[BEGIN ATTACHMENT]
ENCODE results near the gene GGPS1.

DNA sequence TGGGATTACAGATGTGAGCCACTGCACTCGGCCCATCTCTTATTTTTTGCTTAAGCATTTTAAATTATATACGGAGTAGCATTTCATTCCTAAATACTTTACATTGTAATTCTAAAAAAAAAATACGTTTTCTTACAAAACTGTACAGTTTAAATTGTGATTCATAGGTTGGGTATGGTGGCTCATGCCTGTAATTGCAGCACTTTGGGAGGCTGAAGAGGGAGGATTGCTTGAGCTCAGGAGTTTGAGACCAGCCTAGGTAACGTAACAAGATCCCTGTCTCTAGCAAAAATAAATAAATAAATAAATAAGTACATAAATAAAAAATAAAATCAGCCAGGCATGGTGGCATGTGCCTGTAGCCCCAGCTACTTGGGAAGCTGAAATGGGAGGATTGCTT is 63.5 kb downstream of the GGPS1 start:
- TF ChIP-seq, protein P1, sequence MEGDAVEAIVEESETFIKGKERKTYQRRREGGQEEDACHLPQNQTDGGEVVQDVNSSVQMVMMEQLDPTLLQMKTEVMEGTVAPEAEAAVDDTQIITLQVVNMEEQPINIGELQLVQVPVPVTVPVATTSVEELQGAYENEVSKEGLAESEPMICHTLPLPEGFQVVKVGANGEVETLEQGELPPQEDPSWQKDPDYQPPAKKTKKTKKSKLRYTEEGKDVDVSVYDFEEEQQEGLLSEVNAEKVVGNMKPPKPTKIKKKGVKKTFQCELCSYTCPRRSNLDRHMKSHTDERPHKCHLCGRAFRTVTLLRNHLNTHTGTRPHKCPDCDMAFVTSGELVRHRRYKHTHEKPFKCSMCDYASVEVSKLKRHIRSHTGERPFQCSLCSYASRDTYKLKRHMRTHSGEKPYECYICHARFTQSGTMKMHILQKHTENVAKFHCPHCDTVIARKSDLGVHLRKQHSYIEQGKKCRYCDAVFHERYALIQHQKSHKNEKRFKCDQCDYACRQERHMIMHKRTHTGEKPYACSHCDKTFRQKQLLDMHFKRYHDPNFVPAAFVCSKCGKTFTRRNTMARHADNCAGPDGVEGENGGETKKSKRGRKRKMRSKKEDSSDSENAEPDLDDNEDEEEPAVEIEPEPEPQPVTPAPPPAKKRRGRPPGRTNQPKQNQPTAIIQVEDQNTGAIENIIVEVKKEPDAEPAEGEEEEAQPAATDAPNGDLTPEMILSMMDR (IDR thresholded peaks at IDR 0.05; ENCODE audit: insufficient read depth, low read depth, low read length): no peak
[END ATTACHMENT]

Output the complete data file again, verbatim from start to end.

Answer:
ENCODE results near the gene GGPS1.

DNA sequence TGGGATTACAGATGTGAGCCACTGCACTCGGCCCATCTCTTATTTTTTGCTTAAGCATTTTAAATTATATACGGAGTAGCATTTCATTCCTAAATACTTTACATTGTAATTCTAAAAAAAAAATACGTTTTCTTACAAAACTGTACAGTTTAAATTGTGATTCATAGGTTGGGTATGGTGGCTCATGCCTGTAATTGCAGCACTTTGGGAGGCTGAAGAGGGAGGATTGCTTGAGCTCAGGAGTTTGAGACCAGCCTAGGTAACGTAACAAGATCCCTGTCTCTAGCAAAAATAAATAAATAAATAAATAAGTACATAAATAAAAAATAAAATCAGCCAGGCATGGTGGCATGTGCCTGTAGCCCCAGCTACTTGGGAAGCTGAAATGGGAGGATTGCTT is 63.5 kb downstream of the GGPS1 start:
- TF ChIP-seq, protein P1, sequence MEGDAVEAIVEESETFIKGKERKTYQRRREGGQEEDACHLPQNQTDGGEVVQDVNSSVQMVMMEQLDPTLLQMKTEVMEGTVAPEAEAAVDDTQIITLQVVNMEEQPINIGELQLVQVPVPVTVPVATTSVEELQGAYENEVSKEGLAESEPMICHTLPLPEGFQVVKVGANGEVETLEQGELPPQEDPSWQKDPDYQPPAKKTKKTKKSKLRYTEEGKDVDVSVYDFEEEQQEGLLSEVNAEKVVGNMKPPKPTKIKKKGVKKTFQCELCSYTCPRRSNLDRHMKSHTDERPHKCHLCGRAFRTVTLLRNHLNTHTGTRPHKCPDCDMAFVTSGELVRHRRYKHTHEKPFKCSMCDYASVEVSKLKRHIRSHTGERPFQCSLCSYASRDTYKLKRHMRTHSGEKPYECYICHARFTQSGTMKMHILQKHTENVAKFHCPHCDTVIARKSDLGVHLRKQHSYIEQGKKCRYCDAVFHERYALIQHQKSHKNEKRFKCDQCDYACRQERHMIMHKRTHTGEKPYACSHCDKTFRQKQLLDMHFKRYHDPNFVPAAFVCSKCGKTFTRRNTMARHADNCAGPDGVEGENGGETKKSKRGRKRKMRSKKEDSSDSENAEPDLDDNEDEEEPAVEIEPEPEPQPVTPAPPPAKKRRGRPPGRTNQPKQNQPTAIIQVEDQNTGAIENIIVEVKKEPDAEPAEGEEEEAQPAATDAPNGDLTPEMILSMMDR (IDR thresholded peaks at IDR 0.05; ENCODE audit: insufficient read depth, low read depth, low read length): no peak